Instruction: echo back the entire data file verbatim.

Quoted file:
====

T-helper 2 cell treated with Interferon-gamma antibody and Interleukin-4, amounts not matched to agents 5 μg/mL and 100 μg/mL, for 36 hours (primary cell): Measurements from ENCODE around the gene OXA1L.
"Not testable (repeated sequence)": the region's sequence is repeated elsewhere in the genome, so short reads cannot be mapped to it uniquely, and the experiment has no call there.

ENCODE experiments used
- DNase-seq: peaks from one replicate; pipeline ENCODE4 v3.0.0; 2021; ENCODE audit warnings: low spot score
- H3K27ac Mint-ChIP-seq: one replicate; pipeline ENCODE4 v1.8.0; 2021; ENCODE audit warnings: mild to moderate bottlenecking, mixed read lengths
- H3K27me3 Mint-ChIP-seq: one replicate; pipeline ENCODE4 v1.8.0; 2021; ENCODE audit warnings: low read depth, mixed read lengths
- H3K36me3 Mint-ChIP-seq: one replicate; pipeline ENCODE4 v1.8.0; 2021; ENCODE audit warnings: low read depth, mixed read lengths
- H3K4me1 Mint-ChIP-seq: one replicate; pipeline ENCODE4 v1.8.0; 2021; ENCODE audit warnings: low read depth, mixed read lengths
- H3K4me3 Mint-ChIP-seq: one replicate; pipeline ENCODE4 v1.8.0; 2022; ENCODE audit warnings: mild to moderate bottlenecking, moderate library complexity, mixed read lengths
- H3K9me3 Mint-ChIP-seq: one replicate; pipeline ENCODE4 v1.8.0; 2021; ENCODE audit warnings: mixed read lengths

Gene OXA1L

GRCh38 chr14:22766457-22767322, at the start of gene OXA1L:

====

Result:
T-helper 2 cell treated with Interferon-gamma antibody and Interleukin-4, amounts not matched to agents 5 μg/mL and 100 μg/mL, for 36 hours (primary cell): Measurements from ENCODE around the gene OXA1L.
"Not testable (repeated sequence)": the region's sequence is repeated elsewhere in the genome, so short reads cannot be mapped to it uniquely, and the experiment has no call there.

ENCODE experiments used
- DNase-seq: peaks from one replicate; pipeline ENCODE4 v3.0.0; 2021; ENCODE audit warnings: low spot score
- H3K27ac Mint-ChIP-seq: one replicate; pipeline ENCODE4 v1.8.0; 2021; ENCODE audit warnings: mild to moderate bottlenecking, mixed read lengths
- H3K27me3 Mint-ChIP-seq: one replicate; pipeline ENCODE4 v1.8.0; 2021; ENCODE audit warnings: low read depth, mixed read lengths
- H3K36me3 Mint-ChIP-seq: one replicate; pipeline ENCODE4 v1.8.0; 2021; ENCODE audit warnings: low read depth, mixed read lengths
- H3K4me1 Mint-ChIP-seq: one replicate; pipeline ENCODE4 v1.8.0; 2021; ENCODE audit warnings: low read depth, mixed read lengths
- H3K4me3 Mint-ChIP-seq: one replicate; pipeline ENCODE4 v1.8.0; 2022; ENCODE audit warnings: mild to moderate bottlenecking, moderate library complexity, mixed read lengths
- H3K9me3 Mint-ChIP-seq: one replicate; pipeline ENCODE4 v1.8.0; 2021; ENCODE audit warnings: mixed read lengths

Gene OXA1L

GRCh38 chr14:22766457-22767322, at the start of gene OXA1L: